Microsoft has severed links with a number of customers and potential customers over concerns over the way in which they were planning to use the company's nascent artificial intelligence technology.
Eric Horvitz, a technical fellow and director of Microsoft Research Labs, is becoming increasingly worried that some companies may exploit AI technology in the wrong way, according to Geekwire.
Speaking at Carnegie Mellon University & K&L Gates Conference on Ethics and AI yesterday, Horvitz explained that the software giant is not afraid to take action against developers of rogue AI.
He detailed Microsoft's artificial intelligence and machine learning ethics committee, called Aether (AI and Ethics in Engineering and Research).
In a keynote speech, Horvitz described the committee as having "teeth" and making an "intensive effort" to ensure that AI systems do not get out of control.
In the future, Horvitz believes that AI technologies will be able to keep themselves in check
The committee is tasked with reviewing ways in which Microsoft's AI products can be deployed by its customers, said Horvitz. Decisions even come from the senior leadership.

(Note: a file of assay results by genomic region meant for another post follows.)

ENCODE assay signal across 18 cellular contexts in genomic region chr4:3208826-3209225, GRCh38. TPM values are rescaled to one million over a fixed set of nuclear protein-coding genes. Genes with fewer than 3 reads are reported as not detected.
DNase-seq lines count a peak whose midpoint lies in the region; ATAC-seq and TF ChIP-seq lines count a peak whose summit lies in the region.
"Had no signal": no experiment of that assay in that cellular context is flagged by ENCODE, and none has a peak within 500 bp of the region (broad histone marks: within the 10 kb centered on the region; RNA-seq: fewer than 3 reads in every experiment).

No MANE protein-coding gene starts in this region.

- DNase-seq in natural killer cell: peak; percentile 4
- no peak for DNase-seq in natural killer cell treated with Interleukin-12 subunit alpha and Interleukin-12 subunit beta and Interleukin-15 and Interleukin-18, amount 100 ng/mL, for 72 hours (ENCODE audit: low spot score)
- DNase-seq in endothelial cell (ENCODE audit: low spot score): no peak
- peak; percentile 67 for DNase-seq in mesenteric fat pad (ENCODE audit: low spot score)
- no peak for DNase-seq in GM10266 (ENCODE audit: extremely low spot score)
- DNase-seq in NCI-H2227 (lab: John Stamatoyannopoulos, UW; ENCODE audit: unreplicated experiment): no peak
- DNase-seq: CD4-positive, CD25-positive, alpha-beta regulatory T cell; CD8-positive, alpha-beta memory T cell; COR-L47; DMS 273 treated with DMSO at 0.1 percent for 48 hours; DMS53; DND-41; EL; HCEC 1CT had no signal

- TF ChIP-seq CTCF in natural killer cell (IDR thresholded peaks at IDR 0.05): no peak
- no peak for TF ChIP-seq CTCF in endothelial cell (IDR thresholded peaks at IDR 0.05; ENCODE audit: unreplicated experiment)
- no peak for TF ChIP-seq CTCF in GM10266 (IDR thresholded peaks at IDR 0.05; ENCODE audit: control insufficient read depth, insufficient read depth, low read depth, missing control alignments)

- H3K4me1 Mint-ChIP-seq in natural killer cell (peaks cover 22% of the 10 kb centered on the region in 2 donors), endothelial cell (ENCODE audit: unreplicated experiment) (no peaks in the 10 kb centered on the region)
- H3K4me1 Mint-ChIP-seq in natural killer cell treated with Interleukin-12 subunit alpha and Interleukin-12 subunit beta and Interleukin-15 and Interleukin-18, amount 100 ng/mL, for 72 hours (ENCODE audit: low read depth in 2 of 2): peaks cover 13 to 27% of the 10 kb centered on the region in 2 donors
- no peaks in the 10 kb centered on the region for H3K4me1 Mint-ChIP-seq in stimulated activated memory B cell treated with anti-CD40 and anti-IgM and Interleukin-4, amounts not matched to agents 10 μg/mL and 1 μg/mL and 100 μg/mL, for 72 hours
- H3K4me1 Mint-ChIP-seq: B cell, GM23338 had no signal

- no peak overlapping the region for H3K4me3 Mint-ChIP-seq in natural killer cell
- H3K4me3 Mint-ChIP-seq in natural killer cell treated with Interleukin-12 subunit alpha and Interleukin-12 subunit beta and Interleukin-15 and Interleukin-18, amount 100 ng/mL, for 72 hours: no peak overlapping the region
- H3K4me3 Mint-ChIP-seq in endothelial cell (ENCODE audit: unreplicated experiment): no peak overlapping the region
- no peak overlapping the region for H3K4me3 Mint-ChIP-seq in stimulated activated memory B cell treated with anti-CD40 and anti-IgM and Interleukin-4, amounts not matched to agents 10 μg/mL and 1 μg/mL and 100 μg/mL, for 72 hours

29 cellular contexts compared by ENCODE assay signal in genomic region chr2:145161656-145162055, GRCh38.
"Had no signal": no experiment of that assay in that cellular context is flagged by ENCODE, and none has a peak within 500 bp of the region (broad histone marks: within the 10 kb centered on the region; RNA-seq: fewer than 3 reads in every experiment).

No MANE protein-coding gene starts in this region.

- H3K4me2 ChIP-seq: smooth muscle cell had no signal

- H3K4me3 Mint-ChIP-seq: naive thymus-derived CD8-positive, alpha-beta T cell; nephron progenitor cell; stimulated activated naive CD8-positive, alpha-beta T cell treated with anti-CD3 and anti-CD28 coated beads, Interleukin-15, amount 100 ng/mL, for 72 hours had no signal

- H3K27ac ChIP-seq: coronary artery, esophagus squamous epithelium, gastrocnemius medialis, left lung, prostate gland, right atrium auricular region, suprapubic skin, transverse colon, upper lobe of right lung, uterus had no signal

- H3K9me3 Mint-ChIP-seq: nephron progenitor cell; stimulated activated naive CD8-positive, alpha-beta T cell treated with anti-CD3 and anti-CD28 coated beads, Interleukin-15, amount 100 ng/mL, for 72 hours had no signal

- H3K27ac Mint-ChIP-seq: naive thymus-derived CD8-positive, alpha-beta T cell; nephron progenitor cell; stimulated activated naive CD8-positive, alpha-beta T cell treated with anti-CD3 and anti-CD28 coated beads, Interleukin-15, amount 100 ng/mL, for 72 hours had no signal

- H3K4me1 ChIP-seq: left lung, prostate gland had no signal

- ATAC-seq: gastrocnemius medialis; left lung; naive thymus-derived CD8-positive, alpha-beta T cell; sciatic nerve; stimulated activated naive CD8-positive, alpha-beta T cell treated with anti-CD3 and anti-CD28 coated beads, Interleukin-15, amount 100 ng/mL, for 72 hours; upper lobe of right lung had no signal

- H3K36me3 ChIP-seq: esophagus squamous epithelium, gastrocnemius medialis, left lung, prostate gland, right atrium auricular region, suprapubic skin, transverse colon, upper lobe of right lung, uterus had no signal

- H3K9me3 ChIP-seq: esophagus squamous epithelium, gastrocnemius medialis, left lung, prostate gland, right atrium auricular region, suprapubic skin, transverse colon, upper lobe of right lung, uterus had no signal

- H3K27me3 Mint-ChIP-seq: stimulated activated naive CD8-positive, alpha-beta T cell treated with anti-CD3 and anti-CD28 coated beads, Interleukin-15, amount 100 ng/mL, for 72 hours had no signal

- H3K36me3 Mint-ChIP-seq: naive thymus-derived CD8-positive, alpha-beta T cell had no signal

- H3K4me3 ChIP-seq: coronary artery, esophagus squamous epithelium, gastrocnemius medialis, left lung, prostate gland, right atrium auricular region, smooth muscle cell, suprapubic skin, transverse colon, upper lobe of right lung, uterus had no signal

Horvitz said that "significant sales have been cut off" as a result of the committee intervening with customer AI plans, but he did not name firms or products.
"And in other sales, various specific limitations were written down in terms of usage, including ‘may not use data-driven pattern recognition for use in face recognition or predictions of this type," he said.
Microsoft offers a range of AI products, including the cloud-based Microsoft Cognitive Services portfolio. The latter includes facial recognition and emotion-recognition solutions.
Governments and major organisations across the world have already bought into this suite of products, although Horvitz reiterated the fact that Microsoft regulates the usage of these systems.
In the future, Horvitz believes that AI technologies will be able to keep themselves in check. "You can imagine giving systems the ability to monitor their performance," he added.
But for this technology to succeed, Horvitz said that humans and AI will need to work as a team. "We're talking about AI designs for complementarity," he concluded.
In a statement to V3, the company claimed that Horvitz was referring more to the company vetting - and rejecting - potential AI tie-ups via the Aether committee, rather than withdrawing from existing deals.
It said: "We believe it is very important to develop and deploy AI in a responsible, trusted and ethical manner.
"Microsoft created the Aether committee to identify, study and recommend policies, procedures, and best practices on questions, challenges, and opportunities coming to the fore on influences of AI on people and society."
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